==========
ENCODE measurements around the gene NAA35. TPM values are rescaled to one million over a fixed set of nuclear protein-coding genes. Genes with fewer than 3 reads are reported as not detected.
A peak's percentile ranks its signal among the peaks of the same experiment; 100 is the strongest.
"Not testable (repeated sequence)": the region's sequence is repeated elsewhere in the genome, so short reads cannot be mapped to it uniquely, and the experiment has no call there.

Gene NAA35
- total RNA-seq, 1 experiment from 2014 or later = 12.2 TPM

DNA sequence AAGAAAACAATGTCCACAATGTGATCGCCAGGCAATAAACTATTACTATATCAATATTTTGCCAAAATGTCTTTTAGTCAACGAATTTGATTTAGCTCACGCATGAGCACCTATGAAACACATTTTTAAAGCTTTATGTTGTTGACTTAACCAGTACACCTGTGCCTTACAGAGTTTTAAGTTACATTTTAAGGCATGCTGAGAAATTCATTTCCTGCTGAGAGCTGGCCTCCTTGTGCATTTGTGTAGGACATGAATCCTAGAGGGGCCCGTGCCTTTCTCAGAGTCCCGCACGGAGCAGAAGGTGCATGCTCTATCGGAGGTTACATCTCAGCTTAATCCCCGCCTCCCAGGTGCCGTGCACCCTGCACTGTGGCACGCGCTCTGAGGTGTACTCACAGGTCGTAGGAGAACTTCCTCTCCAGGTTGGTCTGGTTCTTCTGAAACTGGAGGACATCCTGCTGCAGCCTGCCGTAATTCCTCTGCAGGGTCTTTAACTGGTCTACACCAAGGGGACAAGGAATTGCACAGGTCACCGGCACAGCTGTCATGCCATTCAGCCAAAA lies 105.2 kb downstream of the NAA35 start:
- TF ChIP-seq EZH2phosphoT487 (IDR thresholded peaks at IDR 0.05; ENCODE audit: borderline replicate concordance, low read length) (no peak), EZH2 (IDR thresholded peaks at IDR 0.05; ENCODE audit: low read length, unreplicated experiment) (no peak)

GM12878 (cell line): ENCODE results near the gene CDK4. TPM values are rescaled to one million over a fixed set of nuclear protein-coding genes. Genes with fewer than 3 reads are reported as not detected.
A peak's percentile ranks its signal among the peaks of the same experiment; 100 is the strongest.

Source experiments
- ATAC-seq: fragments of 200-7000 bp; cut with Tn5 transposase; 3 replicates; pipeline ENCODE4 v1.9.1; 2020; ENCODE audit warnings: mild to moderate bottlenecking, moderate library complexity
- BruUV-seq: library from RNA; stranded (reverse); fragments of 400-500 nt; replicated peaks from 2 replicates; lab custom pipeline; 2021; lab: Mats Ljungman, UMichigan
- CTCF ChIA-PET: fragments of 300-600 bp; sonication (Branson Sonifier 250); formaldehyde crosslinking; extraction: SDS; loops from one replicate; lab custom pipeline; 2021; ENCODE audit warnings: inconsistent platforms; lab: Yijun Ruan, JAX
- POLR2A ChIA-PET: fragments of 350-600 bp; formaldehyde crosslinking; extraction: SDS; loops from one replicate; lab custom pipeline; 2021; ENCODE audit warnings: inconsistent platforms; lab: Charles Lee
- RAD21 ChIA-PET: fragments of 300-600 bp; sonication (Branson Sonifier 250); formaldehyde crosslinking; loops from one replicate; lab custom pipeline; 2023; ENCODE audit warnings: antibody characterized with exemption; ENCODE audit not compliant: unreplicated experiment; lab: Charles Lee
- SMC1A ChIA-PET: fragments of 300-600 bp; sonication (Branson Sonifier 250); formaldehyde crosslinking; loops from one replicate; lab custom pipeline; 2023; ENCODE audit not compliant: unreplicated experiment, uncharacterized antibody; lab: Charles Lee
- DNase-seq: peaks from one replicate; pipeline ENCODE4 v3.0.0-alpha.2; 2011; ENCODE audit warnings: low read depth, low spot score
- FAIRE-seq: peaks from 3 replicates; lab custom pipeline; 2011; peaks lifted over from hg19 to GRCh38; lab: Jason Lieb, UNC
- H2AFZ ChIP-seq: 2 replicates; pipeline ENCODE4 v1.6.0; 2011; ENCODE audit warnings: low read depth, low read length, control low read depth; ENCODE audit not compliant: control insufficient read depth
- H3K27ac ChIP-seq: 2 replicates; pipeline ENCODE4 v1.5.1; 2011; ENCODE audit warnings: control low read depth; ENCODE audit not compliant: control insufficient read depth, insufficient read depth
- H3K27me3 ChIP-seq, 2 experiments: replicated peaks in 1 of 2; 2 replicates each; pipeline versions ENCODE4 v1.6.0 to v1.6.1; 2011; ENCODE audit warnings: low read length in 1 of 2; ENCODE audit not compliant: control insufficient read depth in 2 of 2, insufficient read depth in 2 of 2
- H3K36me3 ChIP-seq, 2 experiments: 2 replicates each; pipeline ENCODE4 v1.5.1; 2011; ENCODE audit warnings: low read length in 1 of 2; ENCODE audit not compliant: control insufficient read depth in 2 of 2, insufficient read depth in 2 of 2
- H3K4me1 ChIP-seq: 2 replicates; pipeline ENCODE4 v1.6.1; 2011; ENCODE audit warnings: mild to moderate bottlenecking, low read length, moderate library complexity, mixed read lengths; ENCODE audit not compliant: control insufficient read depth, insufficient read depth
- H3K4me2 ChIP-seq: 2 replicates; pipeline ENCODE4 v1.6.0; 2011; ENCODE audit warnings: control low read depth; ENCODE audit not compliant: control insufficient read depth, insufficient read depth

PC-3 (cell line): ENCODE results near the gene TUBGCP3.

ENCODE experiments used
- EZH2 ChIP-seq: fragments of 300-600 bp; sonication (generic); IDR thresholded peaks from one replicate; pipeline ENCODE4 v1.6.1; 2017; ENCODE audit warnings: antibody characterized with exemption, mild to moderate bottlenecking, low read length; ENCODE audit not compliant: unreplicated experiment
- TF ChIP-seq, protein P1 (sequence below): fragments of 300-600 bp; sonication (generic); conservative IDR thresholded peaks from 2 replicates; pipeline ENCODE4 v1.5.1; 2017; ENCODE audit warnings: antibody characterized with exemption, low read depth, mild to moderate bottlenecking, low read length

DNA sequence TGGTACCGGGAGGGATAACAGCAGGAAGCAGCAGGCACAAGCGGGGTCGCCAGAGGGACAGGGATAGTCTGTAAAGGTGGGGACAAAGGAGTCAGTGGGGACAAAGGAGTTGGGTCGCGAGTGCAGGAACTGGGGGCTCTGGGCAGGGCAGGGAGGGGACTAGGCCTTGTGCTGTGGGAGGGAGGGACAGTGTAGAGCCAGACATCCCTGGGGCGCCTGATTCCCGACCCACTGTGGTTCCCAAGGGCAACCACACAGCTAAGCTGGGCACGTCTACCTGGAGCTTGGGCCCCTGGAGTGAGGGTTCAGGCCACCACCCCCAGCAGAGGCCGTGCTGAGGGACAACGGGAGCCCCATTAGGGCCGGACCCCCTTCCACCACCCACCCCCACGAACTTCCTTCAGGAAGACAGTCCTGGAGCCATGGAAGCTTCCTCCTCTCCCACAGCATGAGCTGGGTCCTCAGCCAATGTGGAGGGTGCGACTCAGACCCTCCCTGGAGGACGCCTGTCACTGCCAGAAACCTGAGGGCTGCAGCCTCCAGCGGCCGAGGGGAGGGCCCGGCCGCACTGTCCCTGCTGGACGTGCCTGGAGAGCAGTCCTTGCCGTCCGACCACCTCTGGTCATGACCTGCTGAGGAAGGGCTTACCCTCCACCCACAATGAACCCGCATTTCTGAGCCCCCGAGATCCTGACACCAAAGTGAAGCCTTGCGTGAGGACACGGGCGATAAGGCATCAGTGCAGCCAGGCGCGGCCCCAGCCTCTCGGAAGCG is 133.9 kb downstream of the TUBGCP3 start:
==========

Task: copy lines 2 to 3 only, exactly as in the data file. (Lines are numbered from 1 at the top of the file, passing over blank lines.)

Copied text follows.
A peak's percentile ranks its signal among the peaks of the same experiment; 100 is the strongest.
"Not testable (repeated sequence)": the region's sequence is repeated elsewhere in the genome, so short reads cannot be mapped to it uniquely, and the experiment has no call there.